DEAR ABBY: I am a non-drinker. I don't like the taste of alcohol, and I prefer to remain sober.
Why is such a big deal made about alcohol and who's drinking? I attended a friend's birthday luncheon, and she apologized to the group for NOT drinking, saying she'd had enough partying the night before. Another time I went to a bar with a boyfriend to see a band perform. His friends -- all of them "buzzed," by the way -- asked me repeatedly why I wasn't drinking. This isn't the only time my choice to abstain has been questioned and scrutinized.
To me it makes no difference whether it's vodka or water in a glass. In a restaurant that served meat, you wouldn't question the food choices of a vegetarian, would you? Drinkers should mind their own (beverage) business. Their concern ought only to be whether I am social, not whether I'm imbibing or not. Thanks, Abby, for letting me vent. -- SOBER IN SCOTTSDALE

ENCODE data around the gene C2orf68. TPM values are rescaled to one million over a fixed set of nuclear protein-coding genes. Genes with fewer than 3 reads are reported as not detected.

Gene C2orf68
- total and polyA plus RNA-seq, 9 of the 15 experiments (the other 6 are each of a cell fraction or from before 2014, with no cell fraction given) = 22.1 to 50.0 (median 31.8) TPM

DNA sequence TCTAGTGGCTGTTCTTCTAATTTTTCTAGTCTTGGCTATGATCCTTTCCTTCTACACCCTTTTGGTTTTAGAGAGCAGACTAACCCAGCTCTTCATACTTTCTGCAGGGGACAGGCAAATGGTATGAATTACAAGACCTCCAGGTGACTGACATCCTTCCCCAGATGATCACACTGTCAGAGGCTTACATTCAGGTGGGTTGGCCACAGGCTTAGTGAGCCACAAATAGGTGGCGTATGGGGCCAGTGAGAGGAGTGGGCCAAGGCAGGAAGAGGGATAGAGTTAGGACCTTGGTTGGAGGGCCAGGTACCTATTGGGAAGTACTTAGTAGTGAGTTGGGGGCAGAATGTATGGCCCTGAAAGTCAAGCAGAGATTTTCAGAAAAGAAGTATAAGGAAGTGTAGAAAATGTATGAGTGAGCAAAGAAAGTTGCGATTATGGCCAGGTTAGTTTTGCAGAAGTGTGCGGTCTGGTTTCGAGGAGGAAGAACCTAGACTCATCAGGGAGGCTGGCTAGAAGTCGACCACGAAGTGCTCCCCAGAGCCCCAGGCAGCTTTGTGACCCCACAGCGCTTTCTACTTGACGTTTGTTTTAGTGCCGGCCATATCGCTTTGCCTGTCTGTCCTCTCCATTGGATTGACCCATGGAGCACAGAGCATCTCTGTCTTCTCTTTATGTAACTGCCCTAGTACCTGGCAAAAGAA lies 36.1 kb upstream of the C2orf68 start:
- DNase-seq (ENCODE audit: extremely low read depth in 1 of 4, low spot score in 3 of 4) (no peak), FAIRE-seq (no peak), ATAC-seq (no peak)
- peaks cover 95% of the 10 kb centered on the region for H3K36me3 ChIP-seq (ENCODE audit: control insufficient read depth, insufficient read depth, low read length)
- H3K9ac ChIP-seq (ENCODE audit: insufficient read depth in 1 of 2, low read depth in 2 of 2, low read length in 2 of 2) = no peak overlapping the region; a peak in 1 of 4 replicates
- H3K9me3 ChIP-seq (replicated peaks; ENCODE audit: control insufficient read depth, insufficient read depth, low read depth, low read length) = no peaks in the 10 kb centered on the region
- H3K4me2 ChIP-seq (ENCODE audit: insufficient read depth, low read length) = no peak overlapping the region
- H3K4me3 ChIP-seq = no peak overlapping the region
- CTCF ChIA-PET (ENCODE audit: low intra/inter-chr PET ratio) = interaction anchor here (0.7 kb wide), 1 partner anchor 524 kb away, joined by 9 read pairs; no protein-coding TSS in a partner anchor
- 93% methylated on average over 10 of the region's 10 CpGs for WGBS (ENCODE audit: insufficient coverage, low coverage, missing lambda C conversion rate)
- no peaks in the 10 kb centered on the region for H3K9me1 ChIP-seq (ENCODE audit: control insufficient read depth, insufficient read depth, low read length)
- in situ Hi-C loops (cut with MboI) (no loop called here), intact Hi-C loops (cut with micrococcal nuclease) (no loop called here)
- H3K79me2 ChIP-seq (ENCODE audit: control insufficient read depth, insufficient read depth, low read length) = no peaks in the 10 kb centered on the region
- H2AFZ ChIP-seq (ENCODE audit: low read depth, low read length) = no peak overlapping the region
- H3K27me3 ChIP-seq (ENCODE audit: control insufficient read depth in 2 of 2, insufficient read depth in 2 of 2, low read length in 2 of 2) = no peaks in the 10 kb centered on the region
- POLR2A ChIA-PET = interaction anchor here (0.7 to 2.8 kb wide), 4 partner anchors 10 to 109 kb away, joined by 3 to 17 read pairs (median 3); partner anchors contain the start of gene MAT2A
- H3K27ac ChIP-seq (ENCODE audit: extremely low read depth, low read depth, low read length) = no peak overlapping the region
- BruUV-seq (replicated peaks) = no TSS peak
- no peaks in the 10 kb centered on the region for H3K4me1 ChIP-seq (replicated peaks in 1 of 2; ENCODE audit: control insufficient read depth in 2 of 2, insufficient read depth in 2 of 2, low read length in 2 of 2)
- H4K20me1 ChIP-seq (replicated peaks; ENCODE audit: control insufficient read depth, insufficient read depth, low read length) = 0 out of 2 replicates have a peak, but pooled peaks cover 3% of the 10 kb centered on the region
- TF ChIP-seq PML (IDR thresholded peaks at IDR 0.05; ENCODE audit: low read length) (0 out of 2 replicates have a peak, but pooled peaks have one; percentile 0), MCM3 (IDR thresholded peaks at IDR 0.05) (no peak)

DEAR SOBER: When a non-drinker turns down alcohol, I suspect it makes the drinkers either curious or slightly uncomfortable because they imagine, in their "relaxed" state, that they are being examined -- and possibly judged -- by someone who is stone cold sober. As to the birthday girl who felt she had to offer an apology or explanation for not drinking, she may have done it out of concern that turning down the alcohol might make the guests feel less inclined to order it themselves.
Readers, there's usually a good reason why a person doesn't drink. It can range from being on a medication where it's contraindicated, a problem metabolizing it or an addiction. So don't question non-drinkers about their choice, and don't push the person to have "just one." You've heard of BYOB? Well, MYOB.